How does She do it? Steal my peace as easily as breathing. Churn my guts at the flip of a switch. Burn me hot to stir me. Turn my favorite colors grey. Pulled away from dreams I cling to as if it will make them real. Detached from my senses, I cannot see or feel. Numbness is a coat of invisibility, an empty veneer. My tissues made permeable, I become a sponge and soak up the pools of chaos in every direction. I’m rung and strung out to dry. Rinse, repeat. She grinds me into the grime on hard surfaces until pieces of me rub away. I pay the price for clean up, but residue remains to suck at my hands and shoes and say I will never get it all off. And if I can’t keep a lid on, I’ll be on my knees coming to terms with earlier messes that can never be truly cleansed when I’m constantly making more. For She knows living is a dirty affair, and She whispers in our ears the spell to persevere. And we believe if we run fast enough for the Master, we’ll catch up to the secret entrance before it disappears, and Paradise is gone forever. Waking hours spent in cages forged by our choices made in the aftermath of domestication, too busy to challenge what it means to be civilized. The Queen of Compost gets her prize in the end when the button for disintegration is pressed and stress steals our breath and our life-force. It’s the essence of nature to transform but never to remove what imbalance has lost. And Her Majesty eats equilibriums for breakfast when we’re too worn out to remember the cost. What is sacrificed in the ashes for the seeds to bud? What drowns in the flood that makes the mud to nourish new tiny lifeforms? We’re convinced that if we manage the forests and seas, time and spaces, nature will one day be clean and so will we. And the Queen laughs in our faces, drinking up our sweat and tears to create the elixir of fear we then consume. Until someone steps off the track, and everyone stops for a split-second when a dream gets a little closer to real. Copyright © Sheyorah Naify, 2021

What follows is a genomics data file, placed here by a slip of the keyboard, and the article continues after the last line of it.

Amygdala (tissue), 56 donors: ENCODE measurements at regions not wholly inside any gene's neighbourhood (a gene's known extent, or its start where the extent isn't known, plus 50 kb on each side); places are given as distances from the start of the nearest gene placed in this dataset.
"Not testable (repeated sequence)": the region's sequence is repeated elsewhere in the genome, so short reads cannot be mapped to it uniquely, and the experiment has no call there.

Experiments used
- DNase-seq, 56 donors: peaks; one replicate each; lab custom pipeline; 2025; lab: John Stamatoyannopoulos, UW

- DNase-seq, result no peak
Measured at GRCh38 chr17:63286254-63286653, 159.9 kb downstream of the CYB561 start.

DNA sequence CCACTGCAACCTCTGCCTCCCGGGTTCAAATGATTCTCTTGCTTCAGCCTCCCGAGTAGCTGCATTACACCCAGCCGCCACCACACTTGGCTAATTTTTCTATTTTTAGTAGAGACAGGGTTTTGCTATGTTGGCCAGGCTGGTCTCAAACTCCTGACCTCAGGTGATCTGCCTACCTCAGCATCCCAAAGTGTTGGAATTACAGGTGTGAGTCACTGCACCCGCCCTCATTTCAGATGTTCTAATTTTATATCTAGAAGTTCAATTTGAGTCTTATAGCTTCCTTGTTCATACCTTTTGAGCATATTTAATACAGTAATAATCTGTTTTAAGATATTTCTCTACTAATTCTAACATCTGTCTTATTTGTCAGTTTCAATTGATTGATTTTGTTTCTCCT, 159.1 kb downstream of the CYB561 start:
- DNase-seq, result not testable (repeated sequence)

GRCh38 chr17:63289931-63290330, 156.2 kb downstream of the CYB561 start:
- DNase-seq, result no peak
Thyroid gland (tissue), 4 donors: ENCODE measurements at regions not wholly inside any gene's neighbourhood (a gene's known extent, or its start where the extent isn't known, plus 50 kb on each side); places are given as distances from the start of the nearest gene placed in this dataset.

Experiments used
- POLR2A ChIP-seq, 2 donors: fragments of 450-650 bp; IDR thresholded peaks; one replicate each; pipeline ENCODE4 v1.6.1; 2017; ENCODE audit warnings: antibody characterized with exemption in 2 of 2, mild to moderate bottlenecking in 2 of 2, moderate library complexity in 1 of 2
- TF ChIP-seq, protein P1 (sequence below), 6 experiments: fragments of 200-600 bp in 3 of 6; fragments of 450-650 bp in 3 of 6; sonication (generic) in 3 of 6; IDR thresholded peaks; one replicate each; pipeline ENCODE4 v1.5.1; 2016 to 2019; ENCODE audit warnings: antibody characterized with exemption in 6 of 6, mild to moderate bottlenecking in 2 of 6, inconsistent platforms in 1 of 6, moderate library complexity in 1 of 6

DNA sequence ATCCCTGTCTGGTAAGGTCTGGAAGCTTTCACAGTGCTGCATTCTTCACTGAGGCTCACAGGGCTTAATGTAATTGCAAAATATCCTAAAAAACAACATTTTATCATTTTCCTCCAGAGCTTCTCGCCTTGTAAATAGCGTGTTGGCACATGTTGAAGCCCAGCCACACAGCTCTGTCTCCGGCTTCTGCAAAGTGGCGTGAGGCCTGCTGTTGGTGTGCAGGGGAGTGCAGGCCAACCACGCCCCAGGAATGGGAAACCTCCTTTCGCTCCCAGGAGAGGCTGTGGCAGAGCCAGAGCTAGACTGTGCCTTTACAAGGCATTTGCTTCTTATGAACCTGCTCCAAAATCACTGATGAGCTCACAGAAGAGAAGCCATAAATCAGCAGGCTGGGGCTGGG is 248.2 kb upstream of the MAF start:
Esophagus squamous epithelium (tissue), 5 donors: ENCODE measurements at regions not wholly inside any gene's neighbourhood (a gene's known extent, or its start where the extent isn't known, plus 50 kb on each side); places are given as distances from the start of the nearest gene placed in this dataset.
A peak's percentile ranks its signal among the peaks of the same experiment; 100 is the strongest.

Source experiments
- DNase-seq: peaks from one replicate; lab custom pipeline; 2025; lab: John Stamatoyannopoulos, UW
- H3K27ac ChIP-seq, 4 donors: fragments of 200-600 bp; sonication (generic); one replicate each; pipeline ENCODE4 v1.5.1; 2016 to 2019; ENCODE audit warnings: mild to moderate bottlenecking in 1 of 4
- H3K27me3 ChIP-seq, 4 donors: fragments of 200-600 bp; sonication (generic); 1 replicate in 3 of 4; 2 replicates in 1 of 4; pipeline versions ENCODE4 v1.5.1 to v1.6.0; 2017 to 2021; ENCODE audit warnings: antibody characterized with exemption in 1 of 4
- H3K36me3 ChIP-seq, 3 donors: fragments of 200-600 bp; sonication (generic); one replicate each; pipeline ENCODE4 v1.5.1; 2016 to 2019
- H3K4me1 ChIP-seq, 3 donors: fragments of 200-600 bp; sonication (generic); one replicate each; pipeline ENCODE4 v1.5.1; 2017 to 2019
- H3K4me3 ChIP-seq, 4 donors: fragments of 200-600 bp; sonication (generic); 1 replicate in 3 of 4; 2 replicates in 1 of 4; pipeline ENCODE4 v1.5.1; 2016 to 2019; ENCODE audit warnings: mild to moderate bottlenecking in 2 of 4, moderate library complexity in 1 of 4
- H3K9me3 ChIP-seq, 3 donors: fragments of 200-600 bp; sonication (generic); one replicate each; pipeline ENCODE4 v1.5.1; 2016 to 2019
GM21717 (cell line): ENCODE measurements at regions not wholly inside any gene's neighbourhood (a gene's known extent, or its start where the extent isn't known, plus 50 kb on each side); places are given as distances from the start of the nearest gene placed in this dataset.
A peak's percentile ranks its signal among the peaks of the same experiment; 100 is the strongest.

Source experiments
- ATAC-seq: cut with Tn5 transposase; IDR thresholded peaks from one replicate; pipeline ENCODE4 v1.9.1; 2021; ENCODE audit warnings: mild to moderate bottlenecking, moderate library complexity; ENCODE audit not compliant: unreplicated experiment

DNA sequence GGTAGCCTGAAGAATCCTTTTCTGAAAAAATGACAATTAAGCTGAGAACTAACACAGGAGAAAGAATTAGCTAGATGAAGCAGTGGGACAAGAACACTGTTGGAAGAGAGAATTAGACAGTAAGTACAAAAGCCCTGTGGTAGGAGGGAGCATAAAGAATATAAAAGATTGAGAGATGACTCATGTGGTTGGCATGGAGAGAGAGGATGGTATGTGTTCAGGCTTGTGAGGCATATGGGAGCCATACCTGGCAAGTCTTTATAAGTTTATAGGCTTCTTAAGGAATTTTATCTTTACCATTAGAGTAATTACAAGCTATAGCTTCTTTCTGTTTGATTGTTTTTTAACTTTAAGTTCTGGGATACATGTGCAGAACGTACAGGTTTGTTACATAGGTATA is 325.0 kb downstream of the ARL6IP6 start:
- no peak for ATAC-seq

I wrote my first story when I was a wee girl of three, followed by my first poem when I was eight. I’ve been writing ever since as a way to cope with life. This practice evolved with learning in both structured settings and through the practice, itself. In my own healing crisis, I found a process I affectionately refer to as Poetic Alchemy. Now on the journey of getting my life back, I do this not only for myself but for you.